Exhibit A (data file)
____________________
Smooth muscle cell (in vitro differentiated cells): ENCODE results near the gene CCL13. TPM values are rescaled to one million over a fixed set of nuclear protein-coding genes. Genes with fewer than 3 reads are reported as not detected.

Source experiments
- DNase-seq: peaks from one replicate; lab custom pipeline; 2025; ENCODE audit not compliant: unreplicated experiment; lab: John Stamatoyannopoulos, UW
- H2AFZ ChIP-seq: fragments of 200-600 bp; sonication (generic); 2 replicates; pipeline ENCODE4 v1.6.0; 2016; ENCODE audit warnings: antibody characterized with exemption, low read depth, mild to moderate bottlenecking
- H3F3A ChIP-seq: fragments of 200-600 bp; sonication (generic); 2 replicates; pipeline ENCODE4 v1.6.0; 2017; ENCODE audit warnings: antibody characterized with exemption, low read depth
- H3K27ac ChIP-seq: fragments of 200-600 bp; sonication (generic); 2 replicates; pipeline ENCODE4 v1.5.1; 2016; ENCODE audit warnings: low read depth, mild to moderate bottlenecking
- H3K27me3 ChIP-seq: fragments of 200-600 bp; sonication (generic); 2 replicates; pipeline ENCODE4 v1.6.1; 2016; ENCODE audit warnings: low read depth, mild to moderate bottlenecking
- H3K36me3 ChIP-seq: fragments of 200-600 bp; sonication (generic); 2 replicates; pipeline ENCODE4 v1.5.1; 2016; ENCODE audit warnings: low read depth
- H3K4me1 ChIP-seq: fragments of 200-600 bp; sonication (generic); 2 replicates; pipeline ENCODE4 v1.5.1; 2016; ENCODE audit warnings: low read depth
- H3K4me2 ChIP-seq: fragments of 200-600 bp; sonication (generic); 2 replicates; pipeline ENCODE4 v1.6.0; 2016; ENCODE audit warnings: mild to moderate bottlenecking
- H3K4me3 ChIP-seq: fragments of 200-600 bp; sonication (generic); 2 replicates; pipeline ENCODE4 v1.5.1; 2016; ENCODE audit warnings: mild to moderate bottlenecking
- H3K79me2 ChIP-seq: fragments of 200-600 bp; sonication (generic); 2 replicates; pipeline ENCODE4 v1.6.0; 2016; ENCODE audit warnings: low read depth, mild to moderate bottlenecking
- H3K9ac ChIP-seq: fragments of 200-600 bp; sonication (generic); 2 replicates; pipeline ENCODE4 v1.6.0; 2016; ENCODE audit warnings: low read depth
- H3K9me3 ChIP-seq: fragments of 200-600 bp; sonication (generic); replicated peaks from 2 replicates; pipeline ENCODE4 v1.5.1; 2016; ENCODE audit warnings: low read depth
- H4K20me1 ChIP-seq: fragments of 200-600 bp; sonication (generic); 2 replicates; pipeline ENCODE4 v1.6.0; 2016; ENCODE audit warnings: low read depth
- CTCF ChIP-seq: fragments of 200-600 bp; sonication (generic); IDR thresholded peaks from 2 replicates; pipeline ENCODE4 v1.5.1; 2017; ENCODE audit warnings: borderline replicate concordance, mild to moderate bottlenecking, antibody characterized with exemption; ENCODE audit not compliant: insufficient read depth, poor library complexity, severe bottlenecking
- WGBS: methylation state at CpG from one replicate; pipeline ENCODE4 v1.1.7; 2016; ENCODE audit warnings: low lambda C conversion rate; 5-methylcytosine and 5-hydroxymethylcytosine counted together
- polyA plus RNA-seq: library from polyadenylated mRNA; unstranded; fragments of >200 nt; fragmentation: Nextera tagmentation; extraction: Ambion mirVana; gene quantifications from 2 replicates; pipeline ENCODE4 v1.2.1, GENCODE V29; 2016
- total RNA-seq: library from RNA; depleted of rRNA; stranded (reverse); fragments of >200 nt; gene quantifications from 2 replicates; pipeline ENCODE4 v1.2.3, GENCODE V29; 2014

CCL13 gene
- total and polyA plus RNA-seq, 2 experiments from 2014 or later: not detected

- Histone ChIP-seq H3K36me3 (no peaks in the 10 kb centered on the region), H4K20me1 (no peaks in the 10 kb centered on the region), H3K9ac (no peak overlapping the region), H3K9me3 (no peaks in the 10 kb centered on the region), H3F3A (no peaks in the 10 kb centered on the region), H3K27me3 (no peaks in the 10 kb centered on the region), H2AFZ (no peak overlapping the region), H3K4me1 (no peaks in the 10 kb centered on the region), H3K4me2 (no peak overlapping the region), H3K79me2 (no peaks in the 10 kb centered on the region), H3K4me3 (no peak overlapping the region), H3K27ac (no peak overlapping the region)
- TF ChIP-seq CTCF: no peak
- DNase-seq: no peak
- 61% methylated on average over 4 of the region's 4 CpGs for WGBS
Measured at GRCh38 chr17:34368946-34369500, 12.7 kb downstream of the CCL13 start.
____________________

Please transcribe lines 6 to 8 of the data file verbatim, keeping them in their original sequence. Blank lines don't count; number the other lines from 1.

- H3K27ac ChIP-seq: fragments of 200-600 bp; sonication (generic); 2 replicates; pipeline ENCODE4 v1.5.1; 2016; ENCODE audit warnings: low read depth, mild to moderate bottlenecking
- H3K27me3 ChIP-seq: fragments of 200-600 bp; sonication (generic); 2 replicates; pipeline ENCODE4 v1.6.1; 2016; ENCODE audit warnings: low read depth, mild to moderate bottlenecking
- H3K36me3 ChIP-seq: fragments of 200-600 bp; sonication (generic); 2 replicates; pipeline ENCODE4 v1.5.1; 2016; ENCODE audit warnings: low read depth